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Newly Discovered Super-Earth Exoplanet May Sustain Primitive Life

Geothermal heating could support 'life zones' under its surface, akin to subsurface lakes found in Antarctica," said Edward Guinan, Astrophysicist at the varsity. 

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NASA recently announced the discovery of the first known system of seven Earth-sized exoplanets around a single star. VOA

The recently discovered cold super-Earth exoplanet orbiting around the red dwarf Barnard — the second closest star system to Earth — has the potential to harbour primitive life, says a study.

Barnard b (or GJ 699 b) is a super-Earth with a minimum of 3.2 Earth masses. It orbits its red star every 233 days near the snow-line, a distance where water freezes.

Although likely cold (-170 degrees centigrade), it could still have the potential to harbour primitive life if it has a large, hot iron or nickel core and enhanced geothermal activity, said researchers from the Villanova University in the US.

“Geothermal heating could support ‘life zones’ under its surface, akin to subsurface lakes found in Antarctica,” said Edward Guinan, Astrophysicist at the varsity.

Earth
Newly discovered Super-Earth Exoplanet May Sustain Primitive Life

“We note that the surface temperature on Jupiter’s icy moon Europa is similar to Barnard b but because of tidal heating, Europa probably has liquid oceans under its icy surface,” Guinan added.

The results were announced at the 233rd meeting of the American Astronomy Society (AAS) in Seattle.

Although very faint, it may be possible for Barnard b to be imaged by future very large telescopes, according to Guinan.

“Such observations will shed light on the nature of the planet’s atmosphere, surface, and potential habitability,” he said.

The most significant aspect of the discovery of Barnard’s star b is that the two nearest star systems to the Sun are now known to host planets.

Also Read- NASA Discovers Third New Planet

“This supports previous studies based on Kepler Mission data, inferring that planets can be very common throughout the galaxy, even numbering in the tens of billions,” said co-author Scott Engle from the varsity.

“Also, Barnard’s Star is about twice as old as the Sun — about nine billion years old compared to 4.6 billion years for the Sun. The universe has been producing Earth-size planets far longer than we, or even the Sun itself, have existed.” (IANS)

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NASA Discovers Third New Planet

NASA'S Planet Exploration Satellite TESS Discovers A Third New Planet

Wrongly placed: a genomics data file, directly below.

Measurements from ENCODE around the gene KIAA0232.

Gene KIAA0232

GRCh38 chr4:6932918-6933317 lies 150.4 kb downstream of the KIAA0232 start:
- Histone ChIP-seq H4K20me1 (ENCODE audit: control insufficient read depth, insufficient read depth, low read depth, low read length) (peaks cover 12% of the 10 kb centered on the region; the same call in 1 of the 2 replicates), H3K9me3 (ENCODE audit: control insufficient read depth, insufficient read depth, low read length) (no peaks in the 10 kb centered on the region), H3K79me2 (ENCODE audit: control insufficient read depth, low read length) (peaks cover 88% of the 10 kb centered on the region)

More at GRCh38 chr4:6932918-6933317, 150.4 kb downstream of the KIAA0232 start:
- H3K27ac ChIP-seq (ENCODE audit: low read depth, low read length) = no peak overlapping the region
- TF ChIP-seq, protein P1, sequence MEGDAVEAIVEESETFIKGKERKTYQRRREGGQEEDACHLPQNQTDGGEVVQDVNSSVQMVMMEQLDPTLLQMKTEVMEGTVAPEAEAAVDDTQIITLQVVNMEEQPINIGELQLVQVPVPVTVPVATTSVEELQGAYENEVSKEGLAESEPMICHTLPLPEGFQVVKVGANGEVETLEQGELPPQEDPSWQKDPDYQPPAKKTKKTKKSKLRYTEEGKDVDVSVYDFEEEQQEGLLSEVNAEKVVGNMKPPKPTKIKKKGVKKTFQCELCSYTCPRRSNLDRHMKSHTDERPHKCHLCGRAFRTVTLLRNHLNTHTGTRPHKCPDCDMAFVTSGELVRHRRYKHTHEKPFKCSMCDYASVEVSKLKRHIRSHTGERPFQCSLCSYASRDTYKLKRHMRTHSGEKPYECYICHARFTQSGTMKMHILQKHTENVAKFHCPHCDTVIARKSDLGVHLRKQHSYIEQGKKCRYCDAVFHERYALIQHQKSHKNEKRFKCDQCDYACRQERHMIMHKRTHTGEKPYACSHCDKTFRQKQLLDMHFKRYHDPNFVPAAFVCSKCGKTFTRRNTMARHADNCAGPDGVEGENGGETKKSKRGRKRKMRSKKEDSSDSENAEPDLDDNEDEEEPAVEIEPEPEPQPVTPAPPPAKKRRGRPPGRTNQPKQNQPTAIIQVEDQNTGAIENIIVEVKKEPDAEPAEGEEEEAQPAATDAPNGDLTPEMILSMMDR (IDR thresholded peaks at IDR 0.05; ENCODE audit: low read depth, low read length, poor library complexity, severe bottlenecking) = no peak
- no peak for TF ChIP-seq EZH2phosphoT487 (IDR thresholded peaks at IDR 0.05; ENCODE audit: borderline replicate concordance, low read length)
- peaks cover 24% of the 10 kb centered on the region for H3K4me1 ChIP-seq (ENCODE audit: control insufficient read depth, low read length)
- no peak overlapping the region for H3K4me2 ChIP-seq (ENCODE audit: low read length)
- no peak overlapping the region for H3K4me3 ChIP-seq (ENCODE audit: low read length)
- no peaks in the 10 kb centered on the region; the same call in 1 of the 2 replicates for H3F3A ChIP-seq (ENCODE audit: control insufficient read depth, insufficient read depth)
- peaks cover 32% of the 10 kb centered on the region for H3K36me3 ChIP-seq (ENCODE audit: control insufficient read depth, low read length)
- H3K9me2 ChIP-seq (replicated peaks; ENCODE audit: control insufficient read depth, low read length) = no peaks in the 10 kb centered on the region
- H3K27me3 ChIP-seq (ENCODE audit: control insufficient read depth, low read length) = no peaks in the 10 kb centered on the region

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US shutdown delays space missions but NASA not grounded: Report,

NASA’s Transiting Exoplanet Survey Satellite (TESS) has discovered a third small planet outside our solar system, scientists report.

The new planet named HD 21749b, orbits a bright, nearby dwarf star about 53 light years away in the constellation Reticulum. It appears to have the longest orbital period of the three planets so far identified by TESS.

The surface of the new planet is likely around 300 degrees Fahrenheit and is relatively cool, given its proximity to its star, which is almost as bright as the sun, said the team from the Massachusetts Institute of Technology in Boston.

“It’s the coolest small planet that we know of around a star this bright,” said lead researcher Diana Dragomir, a post-doctoral student at the MIT.

HD 21749b journeys around its star in a relatively leisurely 36 days, compared to the two other planets — Pi Mensae b, a “super-Earth” with a 6.3-day orbit, and LHS 3844b, a rocky world that speeds around its star in just 11 hours

The planet is about three times the size of Earth, which puts it in the category of a “sub-Neptune”. Surprisingly, it is also a whopping 23 times as massive as Earth.

But it is unlikely that the planet is rocky and therefore habitable; it’s more likely made of gas, of a kind that is much more dense than the atmospheres of either Neptune or Uranus.

NASA
Representational Image, VOA

“We think this planet wouldn’t be as gaseous as Neptune or Uranus, which are mostly hydrogen and really puffy,” Dragomir said. “The planet likely has a density of water, or a thick atmosphere.”

The researchers have also detected evidence of a second planet, though not yet confirmed, in the same planetary system, with a shorter, 7.8-day orbit. If it is confirmed as a planet, it could be the first Earth-sized planet discovered by TESS.

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The scientists announced the results at the annual American Astronomical Society meeting in Seattle.

Launched in April 2018 for a two-year mission, TESS will survey nearly the entire sky by monitoring and piecing together overlapping slices of the night sky. (IANS)